Answer all the following question, typed and double space, put your name and the film review number. You many use notes or ideas from previous chapters.
1. Describe what the main issue that the school board had with the Mexican children. Why didn’t they want the White kids attending the same class with Mexicans.
2. How would you describe the living conditions for Mexicans?
3. Describe the role and board make up of the school board. Who did you dislike in on the board, describe them and why? Since the Mexican children made half of the school population, why wasn’t there a Mexican on the school board?
4. What did the Mexican community do to address all these issues? How did they win their case? Was this case before or after the Brown v. Board of Education case?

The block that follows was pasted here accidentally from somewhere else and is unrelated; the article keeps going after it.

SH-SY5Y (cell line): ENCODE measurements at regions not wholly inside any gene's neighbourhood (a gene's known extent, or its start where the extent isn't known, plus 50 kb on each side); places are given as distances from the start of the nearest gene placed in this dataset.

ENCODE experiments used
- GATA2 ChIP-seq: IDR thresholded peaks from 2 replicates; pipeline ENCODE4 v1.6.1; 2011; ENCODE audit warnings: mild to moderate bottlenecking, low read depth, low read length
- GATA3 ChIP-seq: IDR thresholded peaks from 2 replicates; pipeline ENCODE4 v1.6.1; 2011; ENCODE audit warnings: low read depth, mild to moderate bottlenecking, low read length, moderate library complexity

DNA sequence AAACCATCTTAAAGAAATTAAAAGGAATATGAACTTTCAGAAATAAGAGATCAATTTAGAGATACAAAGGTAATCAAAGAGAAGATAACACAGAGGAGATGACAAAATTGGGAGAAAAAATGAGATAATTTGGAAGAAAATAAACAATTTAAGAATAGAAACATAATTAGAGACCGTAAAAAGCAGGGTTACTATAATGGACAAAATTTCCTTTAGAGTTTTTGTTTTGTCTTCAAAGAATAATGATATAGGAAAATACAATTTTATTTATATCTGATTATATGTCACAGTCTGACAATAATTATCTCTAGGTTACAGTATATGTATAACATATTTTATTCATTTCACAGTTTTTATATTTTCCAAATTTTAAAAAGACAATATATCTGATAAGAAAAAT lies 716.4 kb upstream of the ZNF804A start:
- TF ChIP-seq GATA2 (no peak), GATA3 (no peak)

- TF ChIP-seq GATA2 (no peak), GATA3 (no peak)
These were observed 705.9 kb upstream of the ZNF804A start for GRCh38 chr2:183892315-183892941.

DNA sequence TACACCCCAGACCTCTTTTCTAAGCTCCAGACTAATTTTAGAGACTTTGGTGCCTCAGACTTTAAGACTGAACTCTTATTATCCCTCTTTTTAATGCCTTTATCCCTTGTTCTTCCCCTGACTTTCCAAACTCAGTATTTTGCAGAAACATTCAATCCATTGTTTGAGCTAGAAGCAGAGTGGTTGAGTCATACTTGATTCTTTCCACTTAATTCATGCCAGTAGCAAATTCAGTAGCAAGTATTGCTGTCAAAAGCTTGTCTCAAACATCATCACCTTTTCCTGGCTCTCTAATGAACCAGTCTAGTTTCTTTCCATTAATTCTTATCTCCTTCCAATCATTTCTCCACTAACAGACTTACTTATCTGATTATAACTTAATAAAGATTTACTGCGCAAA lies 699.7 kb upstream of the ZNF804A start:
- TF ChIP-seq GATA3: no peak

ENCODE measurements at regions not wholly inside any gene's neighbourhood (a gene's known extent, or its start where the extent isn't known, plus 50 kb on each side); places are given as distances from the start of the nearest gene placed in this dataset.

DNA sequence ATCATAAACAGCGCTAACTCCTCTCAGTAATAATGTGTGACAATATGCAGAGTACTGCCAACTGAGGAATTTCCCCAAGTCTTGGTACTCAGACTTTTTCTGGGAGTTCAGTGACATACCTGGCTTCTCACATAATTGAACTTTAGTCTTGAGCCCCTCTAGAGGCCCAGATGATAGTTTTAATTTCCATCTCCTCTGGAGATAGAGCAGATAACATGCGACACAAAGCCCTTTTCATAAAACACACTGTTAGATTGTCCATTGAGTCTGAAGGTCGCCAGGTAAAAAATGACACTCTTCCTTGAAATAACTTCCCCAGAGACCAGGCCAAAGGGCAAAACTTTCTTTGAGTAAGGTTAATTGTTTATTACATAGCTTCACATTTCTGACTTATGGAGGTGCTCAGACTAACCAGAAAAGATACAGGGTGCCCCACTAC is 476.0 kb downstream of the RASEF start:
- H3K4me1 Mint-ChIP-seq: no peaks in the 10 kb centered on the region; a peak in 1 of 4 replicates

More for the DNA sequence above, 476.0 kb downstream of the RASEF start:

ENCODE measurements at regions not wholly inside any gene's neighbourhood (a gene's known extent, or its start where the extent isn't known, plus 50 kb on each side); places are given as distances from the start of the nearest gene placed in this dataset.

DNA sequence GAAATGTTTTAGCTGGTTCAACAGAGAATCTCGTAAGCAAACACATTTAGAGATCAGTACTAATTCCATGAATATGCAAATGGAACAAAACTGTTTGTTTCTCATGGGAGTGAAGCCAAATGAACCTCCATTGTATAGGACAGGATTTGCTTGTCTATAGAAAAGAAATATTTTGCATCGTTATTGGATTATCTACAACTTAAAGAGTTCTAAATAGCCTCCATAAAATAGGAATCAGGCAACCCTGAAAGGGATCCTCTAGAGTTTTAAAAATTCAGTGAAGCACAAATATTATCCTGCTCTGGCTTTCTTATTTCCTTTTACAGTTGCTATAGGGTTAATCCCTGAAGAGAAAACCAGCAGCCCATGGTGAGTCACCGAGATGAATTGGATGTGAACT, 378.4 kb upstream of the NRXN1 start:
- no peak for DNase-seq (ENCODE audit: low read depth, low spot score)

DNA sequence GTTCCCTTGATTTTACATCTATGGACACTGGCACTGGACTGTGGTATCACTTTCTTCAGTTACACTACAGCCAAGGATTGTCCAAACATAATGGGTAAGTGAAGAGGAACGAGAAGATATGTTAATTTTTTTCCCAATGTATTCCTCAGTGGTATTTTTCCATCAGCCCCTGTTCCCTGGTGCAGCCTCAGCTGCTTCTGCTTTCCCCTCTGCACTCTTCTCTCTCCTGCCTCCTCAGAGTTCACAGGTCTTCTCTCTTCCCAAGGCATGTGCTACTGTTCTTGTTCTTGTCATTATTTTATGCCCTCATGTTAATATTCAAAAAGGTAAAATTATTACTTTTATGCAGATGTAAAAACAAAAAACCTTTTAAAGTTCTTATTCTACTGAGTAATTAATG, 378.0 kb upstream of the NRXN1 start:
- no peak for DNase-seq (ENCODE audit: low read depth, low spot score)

5. What are your overall thoughts about this case?
What would you study if you are asked, “what are the similarities and differences between African Americans and Latinos(as) on social issues, economic issues, and political issues? As Americans in U.S. History, what patterns of prejudice, discrimination, and hate did they both experience? Keep in mind what the major topics were in chapters 6 and 8: political movements, community, education, health, jobs and income, political access, SES for both? This discussion assignment a general overview of your thoughts about two groups. I can’t wait to read what you come up, it will be an interesting read.